Blogs, environment, politics, technology and the kitchen link, often all in one post!

Wednesday, November 29, 2006

Pigou means less planning

But here's Jaccard's big claim: He supports Pigovian taxes because they involve "no role for planners." We'll have more on this untruth in later postings, but let's begin with one question: Who sets the price--i.e. the tax?
And then another question: What do we do with the money collected through the Pigovian tax? Let's get the Ministry of the Environment and the Department of Industry...but, hey, no planners, please.
Unless all NoPigouClub members are anarchists, they will admit that taxes need to be collected. The level of energy tax should not be set by the EPA or Commerce Department, but by Congress ... just as Income and other taxes are now set, mostly according to what Congress thinks it can get away with and how much is needed to cover spending minus borrowing. There is no additional planning, just a shift from one sort of taxes to another.

And the shift is better if you care about the environment, the economy, or simply distrust planners.

  1. Taxes on income and capital suppress positive externalities (ex: economic growth).
  2. Pigouvian taxes substitute for regulation and prohibition of greenhouse gas and other pollutant emissions.
  3. (Redundant, but Kitchen Linker must drive home the point) Without pigouvian taxes, we will continue to have damaging tax on labor and capital AND extremely inefficient and politically determined non-solutions to our environmental problems (ex: the SugarCorn mafia)
Come to grips with reality NoPigou and switch clubs!


Francis St-Pierre said...

"Unless all NoPigouClub members are anarchists..."

There is at least one. More would be better still.

Kitchen Linker said...

Francis, thanks for the comment and congratulations on being an anarchist.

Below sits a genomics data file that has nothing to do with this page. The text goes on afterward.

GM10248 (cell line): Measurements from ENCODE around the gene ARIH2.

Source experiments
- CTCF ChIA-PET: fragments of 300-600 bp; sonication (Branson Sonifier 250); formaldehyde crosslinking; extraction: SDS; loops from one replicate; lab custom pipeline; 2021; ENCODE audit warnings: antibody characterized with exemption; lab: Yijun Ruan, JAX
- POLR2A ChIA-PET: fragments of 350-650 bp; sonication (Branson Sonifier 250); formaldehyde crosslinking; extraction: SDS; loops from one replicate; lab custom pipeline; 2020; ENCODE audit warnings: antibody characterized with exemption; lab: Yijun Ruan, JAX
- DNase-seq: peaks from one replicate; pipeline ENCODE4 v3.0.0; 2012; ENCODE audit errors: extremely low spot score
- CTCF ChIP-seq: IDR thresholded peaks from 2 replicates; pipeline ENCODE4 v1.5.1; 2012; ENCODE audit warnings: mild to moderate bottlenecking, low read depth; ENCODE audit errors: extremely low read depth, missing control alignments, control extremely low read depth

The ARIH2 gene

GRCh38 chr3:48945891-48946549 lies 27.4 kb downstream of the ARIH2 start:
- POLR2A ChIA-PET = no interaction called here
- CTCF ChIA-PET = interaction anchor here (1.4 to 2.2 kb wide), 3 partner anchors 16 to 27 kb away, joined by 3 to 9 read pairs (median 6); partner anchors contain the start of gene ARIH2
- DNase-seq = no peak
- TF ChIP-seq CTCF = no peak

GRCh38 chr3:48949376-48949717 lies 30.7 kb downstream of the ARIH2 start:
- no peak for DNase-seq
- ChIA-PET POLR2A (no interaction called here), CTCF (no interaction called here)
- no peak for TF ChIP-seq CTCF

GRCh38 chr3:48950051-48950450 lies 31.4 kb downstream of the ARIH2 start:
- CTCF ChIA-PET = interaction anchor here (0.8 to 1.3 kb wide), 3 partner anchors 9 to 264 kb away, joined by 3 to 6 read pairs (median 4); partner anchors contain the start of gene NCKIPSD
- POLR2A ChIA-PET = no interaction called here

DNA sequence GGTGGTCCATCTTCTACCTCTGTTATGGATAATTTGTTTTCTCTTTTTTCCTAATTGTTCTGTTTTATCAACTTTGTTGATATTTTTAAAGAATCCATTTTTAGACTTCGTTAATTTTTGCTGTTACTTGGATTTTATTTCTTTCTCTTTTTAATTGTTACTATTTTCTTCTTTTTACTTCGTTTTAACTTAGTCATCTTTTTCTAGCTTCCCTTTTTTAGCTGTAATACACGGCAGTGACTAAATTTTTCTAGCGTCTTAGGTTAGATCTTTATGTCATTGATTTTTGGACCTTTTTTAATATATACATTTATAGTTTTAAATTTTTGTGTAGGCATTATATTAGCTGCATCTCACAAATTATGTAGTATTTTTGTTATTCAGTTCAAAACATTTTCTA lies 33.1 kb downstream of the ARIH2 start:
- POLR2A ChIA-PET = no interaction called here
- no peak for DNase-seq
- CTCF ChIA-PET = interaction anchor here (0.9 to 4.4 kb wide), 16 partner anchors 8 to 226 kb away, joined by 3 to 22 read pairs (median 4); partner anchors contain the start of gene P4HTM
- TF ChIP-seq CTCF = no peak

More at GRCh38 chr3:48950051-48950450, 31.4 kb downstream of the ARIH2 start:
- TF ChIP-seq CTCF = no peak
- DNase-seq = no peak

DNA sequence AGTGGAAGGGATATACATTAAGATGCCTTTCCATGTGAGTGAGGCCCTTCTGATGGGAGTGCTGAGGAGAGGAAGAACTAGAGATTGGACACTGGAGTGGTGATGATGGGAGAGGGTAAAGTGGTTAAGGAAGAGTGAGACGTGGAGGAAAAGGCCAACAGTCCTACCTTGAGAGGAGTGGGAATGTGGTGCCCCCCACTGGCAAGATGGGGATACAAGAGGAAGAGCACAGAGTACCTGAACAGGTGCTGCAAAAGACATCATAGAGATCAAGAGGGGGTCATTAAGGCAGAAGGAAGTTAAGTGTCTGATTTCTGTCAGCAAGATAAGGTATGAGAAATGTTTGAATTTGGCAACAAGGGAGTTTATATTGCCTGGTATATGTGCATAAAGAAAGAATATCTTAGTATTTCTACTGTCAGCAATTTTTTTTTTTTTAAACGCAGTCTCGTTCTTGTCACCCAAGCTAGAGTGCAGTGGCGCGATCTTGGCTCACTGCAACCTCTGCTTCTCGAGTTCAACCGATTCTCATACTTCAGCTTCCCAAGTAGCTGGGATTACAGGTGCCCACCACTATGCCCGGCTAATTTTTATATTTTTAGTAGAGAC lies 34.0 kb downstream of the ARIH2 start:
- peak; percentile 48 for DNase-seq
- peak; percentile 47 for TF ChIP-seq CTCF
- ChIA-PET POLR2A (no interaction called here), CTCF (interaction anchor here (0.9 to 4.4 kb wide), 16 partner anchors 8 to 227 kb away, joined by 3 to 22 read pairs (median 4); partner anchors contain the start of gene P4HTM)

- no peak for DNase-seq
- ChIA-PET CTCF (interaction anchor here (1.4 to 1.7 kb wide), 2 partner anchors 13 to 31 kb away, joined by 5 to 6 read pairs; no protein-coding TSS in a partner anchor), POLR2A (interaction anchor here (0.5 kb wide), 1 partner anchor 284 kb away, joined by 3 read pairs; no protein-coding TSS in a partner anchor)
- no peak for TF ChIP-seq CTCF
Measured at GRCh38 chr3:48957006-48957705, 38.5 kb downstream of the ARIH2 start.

Do you think all taxes are equally bad?

Francis St-Pierre said...

Thanks. I'm of the capitalist branch, of course...

To answer your question, no I don't believe all taxes are equally bad. I understand and agree with your point that taxes that create the least distortions on the markets are less bad than taxes who create large distortions.

This being said, my concern with Pigovian taxes is that the calculation of the social costs of externalities is impossible. No policy maker can substitute market pricing and calculate, even estimate the social optimal price and level of production of an economic "bad".

Private solutions are required to solve what are ultimately private problems.

Kitchen Linker said...

Precise calculation may not be possible, but grant only one of

* negative externalities from burning fossil fuels exist

* creation of income and capital have large positive externalities which are suppressed by taxation of income and capital

and you have to advocate an income/capital-to-carbon tax shift.

Francis St-Pierre said...

1. negative externalities from carbon consumption may exist only insofar as property rights are not sufficiently well distributed.

2. The concept of positive externalities is b.s., created to justify subsidies and universalization of education, among other things.

Calculating the socially optimal level of anything is not just difficult, it is a meaningless concept.

Kitchen Linker said...

francis, so

1. you believe property rights are perfectly distributed?

2. so capitalism does not have positive externalities? wow, you amaze kitchen linker!

Francis St-Pierre said...

1. No, I believe this is the solution to externality problems. Statist solutions are bad solutions because they involve centralized calculations about people's preferences (at least in theory; in practice it is more likely to be a few fatcats who make the shots for the sake of their agenda)

2. What goods do not have externalities then? Cell phones have annoying ringer tones, newspapers can be read by other people in the subway. Do people overconsume cell phones or underconsume newspapers? Positive externalities is a meaningless concept.

How is a central agency able to determine the socially optimal level of production of all goods? It can't.

Kitchen Linker said...


1. you believe perfectly distributed property rights are the solution, but this solution does not appear to be forthcoming

2. certainly most goods and actions have externalities, positive or negative. most would cost more to correct, or even to figure out what they are, to bother with corrective measures.

kitchen linker does not believe it is possible to precisely calculate the net externalities of work and capital on one hand, and pollution on the other, but it is hard to deny the that the sign of each is obvious (positive and negative respectively).

as the government *is* going to tax it seems obvious that taxing activities that have negative externalities is better than taxing those with positive externalities.

it is *not* a matter of precise calculation.